Aristotle (;〔("Aristotle" ) entry in ''Collins English Dictionary'', HarperCollins Publishers, 1998.〕 , ''Aristotélēs''; 384322 BC)〔That these undisputed dates (the first half of the Olympiad year 384/383 BC, and in 322 shortly before the death of Demosthenes) are correct was shown already by August Boeckh (''Kleine Schriften'' VI 195); for further discussion, see Felix Jacoby on ''FGrHist'' 244 F 38. Ingemar Düring, ''Aristotle in the Ancient Biographical Tradition'', Göteborg, 1957, .〕 was a Greek philosopher and scientist born in the Macedonian city of Stagira, Chalkidice, on the northern periphery of Classical Greece. His father, Nicomachus, died when Aristotle was a child, whereafter Proxenus of Atarneus became his guardian.〔(【引用サイトリンク】url=http://www.biography.com/people/aristotle-9188415?page=1#early-life )〕 At eighteen, he joined Plato's Academy in Athens and remained there until the age of thirty-seven (c. 347 BC). His writings cover many subjects – including physics, biology, zoology, metaphysics, logic, ethics, aesthetics, poetry, theater, music, rhetoric, linguistics, politics and government – and constitute the first comprehensive system of Western philosophy. Shortly after Plato died, Aristotle left Athens and, at the request of Philip of Macedon, tutored Alexander the Great starting from 343 BC.〔Bertrand Russell, ''A History of Western Philosophy'', Simon & Schuster, 1972.〕 According to the ''Encyclopædia Britannica'', "Aristotle was the first genuine scientist in history ... () every scientist is in his debt."
Teaching Alexander the Great gave Aristotle many opportunities and an abundance of supplies. He established a library in the Lyceum which aided in the production of many of his hundreds of books. The fact that Aristotle was a pupil of Plato contributed to his former views of Platonism, but, following Plato's death, Aristotle immersed himself in empirical studies and shifted from Platonism to empiricism. He believed all peoples' concepts and all of their knowledge was ultimately based on perception. Aristotle's views on natural sciences represent the groundwork underlying many of his works.
Aristotle's views on physical science profoundly shaped medieval scholarship. Their influence extended into the Renaissance and were not replaced systematically until the Enlightenment and theories such as classical mechanics. Some of Aristotle's zoological observations, such as on the hectocotyl (reproductive) arm of the octopus, were not confirmed or refuted until the 19th century. His works contain the earliest known formal study of logic, which was incorporated in the late 19th century into modern formal logic.
In metaphysics, Aristotelianism profoundly influenced Judeo-Islamic philosophical and theological thought during the Middle Ages and continues to influence Christian theology, especially the scholastic tradition of the Catholic Church. Aristotle was well known among medieval Muslim intellectuals and revered as "The First Teacher" ().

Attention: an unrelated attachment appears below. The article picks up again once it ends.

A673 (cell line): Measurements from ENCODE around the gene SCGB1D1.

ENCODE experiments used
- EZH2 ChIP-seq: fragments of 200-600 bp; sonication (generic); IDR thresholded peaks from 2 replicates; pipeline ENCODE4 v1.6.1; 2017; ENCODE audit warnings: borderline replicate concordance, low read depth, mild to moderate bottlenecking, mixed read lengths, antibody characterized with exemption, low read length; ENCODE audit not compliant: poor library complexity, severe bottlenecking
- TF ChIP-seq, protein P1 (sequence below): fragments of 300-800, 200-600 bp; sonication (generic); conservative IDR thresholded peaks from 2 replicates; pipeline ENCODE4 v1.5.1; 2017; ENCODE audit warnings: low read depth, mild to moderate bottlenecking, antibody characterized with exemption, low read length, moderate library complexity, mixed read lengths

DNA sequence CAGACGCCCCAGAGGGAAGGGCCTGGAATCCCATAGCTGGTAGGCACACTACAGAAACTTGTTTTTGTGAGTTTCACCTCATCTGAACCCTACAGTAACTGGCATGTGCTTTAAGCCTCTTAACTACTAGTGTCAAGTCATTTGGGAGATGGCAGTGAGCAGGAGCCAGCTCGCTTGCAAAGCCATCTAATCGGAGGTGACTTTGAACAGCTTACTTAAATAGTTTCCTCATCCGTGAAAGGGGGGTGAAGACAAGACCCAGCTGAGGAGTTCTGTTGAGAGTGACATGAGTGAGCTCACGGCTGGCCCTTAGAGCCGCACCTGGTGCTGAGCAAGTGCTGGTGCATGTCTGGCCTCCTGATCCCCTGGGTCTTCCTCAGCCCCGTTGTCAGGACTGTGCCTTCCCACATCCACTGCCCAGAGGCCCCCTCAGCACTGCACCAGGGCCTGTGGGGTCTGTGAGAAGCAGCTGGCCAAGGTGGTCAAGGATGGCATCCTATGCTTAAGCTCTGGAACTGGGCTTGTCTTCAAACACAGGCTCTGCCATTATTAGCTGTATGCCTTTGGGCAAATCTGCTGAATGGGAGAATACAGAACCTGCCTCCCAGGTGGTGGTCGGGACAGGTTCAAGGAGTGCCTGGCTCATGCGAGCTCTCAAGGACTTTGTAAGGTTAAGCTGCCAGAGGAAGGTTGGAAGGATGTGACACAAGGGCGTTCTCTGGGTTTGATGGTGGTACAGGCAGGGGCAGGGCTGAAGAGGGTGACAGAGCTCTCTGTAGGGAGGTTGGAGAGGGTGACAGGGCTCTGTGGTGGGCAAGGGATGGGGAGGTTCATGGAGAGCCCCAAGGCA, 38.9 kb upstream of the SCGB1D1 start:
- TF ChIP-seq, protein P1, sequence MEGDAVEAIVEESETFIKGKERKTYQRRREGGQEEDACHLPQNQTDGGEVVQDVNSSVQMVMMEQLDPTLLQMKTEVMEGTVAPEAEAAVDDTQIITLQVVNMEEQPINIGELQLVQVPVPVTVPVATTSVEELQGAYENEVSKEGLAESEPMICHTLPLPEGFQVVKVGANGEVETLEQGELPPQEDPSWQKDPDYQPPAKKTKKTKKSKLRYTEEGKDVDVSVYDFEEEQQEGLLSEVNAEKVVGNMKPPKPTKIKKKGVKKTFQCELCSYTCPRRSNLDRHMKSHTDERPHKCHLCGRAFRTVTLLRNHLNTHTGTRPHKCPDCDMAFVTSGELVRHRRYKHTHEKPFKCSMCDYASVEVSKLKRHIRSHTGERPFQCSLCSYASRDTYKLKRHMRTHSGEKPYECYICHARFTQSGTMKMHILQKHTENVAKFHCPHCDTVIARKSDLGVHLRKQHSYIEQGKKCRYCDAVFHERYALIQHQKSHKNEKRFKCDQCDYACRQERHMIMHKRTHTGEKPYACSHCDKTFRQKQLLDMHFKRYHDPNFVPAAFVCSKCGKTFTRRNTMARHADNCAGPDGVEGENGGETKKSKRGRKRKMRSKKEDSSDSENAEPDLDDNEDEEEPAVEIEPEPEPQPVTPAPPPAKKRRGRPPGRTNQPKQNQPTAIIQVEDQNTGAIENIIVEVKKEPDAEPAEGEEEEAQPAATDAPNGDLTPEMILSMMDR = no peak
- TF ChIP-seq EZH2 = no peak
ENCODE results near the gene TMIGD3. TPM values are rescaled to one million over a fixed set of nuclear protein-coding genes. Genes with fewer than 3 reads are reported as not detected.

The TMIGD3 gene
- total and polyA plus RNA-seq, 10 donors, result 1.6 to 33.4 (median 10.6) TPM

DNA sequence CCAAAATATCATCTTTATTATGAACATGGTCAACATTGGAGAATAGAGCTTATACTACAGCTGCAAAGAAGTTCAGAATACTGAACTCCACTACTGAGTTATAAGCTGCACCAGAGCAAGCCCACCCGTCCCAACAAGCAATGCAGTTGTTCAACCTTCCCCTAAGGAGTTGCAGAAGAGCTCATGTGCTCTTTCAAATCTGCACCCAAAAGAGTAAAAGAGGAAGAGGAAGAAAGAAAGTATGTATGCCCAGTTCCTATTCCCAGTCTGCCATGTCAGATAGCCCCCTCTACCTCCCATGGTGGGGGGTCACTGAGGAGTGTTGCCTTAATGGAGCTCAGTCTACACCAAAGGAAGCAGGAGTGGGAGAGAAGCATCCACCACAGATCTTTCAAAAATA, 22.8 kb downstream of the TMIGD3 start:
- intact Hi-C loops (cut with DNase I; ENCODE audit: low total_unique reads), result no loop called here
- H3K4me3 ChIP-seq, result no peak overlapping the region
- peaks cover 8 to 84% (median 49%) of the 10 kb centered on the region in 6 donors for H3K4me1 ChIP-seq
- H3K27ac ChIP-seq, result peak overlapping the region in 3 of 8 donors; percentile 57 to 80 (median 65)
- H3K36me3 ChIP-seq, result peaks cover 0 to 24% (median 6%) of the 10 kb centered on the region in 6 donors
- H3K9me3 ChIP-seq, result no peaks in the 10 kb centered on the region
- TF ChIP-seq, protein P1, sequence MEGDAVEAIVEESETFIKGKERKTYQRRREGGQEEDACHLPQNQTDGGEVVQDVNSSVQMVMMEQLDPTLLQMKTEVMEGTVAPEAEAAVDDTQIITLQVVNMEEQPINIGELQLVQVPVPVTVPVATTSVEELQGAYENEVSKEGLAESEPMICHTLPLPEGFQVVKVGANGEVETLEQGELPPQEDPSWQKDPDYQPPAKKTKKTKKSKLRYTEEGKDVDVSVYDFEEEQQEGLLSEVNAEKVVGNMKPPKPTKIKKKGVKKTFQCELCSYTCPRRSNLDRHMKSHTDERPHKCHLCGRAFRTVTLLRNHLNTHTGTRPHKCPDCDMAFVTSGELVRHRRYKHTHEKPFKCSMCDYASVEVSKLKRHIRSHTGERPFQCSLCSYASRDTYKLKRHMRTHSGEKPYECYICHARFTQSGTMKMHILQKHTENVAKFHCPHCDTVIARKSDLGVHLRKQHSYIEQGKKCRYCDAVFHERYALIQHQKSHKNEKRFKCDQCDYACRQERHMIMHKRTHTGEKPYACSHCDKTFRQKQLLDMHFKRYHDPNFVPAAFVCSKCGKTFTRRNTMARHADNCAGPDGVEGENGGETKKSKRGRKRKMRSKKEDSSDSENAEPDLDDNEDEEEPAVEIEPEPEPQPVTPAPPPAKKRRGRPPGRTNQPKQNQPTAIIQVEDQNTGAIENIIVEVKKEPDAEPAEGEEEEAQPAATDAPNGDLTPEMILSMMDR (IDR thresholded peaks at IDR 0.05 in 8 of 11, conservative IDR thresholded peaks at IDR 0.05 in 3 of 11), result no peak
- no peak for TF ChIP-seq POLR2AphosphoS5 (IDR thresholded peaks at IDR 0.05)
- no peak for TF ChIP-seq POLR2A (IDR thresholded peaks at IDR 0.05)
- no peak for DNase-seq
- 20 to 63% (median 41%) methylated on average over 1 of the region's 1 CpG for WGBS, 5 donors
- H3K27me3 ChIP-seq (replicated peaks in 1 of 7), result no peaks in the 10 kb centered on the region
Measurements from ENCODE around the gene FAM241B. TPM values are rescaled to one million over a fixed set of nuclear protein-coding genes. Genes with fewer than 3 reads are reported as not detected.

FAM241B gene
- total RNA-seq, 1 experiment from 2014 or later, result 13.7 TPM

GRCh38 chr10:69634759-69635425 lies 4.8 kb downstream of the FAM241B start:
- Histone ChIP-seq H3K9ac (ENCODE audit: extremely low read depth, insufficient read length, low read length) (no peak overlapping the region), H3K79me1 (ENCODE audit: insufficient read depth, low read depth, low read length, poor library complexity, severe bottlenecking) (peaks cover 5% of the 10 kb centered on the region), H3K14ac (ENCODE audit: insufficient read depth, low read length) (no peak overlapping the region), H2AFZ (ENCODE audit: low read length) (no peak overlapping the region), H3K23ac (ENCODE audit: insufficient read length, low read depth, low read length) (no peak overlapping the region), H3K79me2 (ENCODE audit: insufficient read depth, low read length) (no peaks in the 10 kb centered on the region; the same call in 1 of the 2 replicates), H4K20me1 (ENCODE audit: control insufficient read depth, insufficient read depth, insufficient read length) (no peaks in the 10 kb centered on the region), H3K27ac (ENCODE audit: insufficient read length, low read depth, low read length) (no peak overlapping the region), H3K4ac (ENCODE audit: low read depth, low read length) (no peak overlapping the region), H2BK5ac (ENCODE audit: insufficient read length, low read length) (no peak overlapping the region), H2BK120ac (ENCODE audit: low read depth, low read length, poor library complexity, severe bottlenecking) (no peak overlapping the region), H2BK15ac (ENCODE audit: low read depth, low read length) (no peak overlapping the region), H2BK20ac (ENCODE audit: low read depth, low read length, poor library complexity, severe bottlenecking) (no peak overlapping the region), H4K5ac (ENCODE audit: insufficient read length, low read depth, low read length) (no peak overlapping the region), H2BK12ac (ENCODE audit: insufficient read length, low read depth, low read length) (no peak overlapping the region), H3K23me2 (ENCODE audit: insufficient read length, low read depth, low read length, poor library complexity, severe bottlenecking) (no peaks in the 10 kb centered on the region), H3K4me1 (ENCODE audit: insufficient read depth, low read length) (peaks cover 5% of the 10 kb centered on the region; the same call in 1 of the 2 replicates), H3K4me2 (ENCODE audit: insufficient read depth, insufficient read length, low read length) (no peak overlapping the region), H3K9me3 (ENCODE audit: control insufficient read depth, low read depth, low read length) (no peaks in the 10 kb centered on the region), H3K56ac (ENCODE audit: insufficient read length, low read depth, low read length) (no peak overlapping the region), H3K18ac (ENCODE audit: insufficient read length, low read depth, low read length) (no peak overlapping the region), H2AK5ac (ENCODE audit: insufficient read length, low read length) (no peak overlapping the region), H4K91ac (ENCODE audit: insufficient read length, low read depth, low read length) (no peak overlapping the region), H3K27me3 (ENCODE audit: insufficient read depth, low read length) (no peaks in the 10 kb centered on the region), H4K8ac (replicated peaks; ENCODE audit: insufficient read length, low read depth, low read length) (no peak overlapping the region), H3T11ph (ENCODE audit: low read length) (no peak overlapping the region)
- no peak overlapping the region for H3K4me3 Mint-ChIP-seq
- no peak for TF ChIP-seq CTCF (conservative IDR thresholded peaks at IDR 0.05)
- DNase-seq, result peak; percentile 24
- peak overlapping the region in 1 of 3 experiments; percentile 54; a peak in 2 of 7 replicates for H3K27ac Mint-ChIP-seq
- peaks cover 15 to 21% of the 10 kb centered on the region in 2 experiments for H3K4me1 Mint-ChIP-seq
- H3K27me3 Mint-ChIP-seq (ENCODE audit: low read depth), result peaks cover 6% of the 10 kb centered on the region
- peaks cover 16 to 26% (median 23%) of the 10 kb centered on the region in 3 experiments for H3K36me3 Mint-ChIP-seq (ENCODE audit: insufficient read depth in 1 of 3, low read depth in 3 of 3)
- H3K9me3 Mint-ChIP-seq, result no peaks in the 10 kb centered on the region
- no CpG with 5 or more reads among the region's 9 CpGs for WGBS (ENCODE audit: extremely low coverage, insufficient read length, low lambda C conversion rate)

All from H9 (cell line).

His ethics, though always influential, gained renewed interest with the modern advent of virtue ethics. All aspects of Aristotle's philosophy continue to be the object of active academic study today. Though Aristotle wrote many elegant treatises and dialogues – Cicero described his literary style as "a river of gold" – it is thought that only around a third of his original output has survived.〔Jonathan Barnes, "Life and Work" in ''The Cambridge Companion to Aristotle'' (1995), .〕
== Life ==
Aristotle, whose name means "the best purpose", was born in 384 BC in Stagira, Chalcidice, about 55 km (34 miles) east of modern-day Thessaloniki. His father Nicomachus was the personal physician to King Amyntas of Macedon. Although there is little information on Aristotle's childhood, he probably spent some time within the Macedonian palace, making his first connections with the Macedonian monarchy.〔Anagnostopoulos, G., "Aristotle's Life" in ''A Companion to Aristotle'' (Blackwell Publishing, 2009), .〕
At about the age of eighteen, Aristotle moved to Athens to continue his education at Plato's Academy. He remained there for nearly twenty years before leaving Athens in 348/47 BC. The traditional story about his departure records that he was disappointed with the Academy's direction after control passed to Plato's nephew Speusippus, although it is possible that he feared anti-Macedonian sentiments and left before Plato died.〔Carnes Lord, introduction to ''The Politics'' by Aristotle (Chicago: University of Chicago Press, 1984).〕